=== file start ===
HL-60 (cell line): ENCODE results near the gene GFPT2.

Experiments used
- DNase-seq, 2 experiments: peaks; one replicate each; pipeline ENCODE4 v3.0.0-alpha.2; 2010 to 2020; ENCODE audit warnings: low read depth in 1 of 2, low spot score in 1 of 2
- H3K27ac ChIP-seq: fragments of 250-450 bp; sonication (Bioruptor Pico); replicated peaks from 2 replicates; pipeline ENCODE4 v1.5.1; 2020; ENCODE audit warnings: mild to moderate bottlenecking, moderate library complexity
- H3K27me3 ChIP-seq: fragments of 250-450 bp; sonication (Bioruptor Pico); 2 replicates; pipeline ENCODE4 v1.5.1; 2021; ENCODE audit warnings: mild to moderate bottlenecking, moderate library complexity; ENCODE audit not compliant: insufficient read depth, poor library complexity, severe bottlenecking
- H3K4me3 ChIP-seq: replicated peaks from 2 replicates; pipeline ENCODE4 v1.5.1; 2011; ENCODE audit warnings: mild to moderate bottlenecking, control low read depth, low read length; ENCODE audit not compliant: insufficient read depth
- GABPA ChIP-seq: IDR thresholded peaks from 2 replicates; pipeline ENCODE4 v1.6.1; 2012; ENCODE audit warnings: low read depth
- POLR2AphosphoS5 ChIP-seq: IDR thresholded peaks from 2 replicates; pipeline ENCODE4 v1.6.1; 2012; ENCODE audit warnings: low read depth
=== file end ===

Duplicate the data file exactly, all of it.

HL-60 (cell line): ENCODE results near the gene GFPT2.

Experiments used
- DNase-seq, 2 experiments: peaks; one replicate each; pipeline ENCODE4 v3.0.0-alpha.2; 2010 to 2020; ENCODE audit warnings: low read depth in 1 of 2, low spot score in 1 of 2
- H3K27ac ChIP-seq: fragments of 250-450 bp; sonication (Bioruptor Pico); replicated peaks from 2 replicates; pipeline ENCODE4 v1.5.1; 2020; ENCODE audit warnings: mild to moderate bottlenecking, moderate library complexity
- H3K27me3 ChIP-seq: fragments of 250-450 bp; sonication (Bioruptor Pico); 2 replicates; pipeline ENCODE4 v1.5.1; 2021; ENCODE audit warnings: mild to moderate bottlenecking, moderate library complexity; ENCODE audit not compliant: insufficient read depth, poor library complexity, severe bottlenecking
- H3K4me3 ChIP-seq: replicated peaks from 2 replicates; pipeline ENCODE4 v1.5.1; 2011; ENCODE audit warnings: mild to moderate bottlenecking, control low read depth, low read length; ENCODE audit not compliant: insufficient read depth
- GABPA ChIP-seq: IDR thresholded peaks from 2 replicates; pipeline ENCODE4 v1.6.1; 2012; ENCODE audit warnings: low read depth
- POLR2AphosphoS5 ChIP-seq: IDR thresholded peaks from 2 replicates; pipeline ENCODE4 v1.6.1; 2012; ENCODE audit warnings: low read depth